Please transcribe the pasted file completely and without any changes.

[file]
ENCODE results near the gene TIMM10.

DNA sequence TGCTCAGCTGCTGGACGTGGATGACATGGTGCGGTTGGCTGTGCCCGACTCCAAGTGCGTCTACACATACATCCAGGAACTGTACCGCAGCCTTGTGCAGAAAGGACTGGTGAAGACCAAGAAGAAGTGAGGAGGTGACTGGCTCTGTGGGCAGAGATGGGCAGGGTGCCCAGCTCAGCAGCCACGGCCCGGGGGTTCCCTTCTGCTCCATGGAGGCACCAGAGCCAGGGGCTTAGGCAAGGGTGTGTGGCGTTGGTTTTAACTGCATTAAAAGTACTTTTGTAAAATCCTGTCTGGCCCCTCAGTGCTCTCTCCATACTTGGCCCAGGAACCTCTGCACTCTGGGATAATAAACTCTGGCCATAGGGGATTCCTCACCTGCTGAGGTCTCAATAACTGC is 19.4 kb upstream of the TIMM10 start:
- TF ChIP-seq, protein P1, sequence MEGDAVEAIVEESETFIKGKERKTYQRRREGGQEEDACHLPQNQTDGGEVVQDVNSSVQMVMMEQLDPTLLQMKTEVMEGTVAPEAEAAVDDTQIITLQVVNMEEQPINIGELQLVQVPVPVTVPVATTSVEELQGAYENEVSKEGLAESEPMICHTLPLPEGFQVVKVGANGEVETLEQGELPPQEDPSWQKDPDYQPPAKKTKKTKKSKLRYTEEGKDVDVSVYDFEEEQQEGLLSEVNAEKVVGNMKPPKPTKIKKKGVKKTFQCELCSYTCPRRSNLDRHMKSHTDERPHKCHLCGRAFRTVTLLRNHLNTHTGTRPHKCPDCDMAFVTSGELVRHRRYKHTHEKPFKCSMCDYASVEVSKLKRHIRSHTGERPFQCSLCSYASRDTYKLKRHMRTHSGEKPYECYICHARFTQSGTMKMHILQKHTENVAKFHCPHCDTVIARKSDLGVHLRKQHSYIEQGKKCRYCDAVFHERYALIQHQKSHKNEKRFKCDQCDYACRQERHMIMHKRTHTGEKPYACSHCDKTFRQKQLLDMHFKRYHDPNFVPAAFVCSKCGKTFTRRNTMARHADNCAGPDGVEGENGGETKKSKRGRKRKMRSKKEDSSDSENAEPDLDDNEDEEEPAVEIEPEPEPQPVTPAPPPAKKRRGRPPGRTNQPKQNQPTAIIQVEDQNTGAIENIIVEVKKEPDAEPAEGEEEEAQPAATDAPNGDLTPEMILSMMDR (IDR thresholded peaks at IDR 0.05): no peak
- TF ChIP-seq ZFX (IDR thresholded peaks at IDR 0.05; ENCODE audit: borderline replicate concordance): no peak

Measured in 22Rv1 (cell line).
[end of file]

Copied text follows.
ENCODE results near the gene TIMM10.

DNA sequence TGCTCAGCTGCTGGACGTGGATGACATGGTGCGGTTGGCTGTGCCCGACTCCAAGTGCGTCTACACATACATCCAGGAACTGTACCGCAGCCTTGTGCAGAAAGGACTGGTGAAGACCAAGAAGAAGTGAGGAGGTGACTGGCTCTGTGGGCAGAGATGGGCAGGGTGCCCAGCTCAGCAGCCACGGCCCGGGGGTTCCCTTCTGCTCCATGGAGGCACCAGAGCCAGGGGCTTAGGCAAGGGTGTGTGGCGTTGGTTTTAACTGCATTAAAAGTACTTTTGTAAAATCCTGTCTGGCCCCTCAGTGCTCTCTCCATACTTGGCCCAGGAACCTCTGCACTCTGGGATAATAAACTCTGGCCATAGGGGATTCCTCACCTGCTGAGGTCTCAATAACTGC is 19.4 kb upstream of the TIMM10 start:
- TF ChIP-seq, protein P1, sequence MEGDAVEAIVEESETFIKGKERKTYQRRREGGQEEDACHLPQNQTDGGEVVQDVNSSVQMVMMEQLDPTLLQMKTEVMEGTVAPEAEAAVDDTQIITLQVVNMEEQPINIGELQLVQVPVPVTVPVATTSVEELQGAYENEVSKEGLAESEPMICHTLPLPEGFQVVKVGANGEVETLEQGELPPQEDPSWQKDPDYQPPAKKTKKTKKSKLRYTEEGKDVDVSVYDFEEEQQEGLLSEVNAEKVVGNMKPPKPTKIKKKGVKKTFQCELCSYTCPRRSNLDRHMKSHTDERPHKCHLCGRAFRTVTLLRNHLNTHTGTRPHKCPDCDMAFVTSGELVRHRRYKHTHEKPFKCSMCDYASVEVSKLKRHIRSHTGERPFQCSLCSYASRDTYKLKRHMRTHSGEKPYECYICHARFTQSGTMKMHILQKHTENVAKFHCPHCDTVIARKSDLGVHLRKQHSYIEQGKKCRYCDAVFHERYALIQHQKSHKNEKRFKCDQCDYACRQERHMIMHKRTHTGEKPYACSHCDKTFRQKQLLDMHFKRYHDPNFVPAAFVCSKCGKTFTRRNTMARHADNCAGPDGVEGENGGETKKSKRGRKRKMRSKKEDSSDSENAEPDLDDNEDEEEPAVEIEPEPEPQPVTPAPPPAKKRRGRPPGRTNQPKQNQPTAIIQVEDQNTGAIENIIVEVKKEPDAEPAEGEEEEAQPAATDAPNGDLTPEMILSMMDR (IDR thresholded peaks at IDR 0.05): no peak
- TF ChIP-seq ZFX (IDR thresholded peaks at IDR 0.05; ENCODE audit: borderline replicate concordance): no peak

Measured in 22Rv1 (cell line).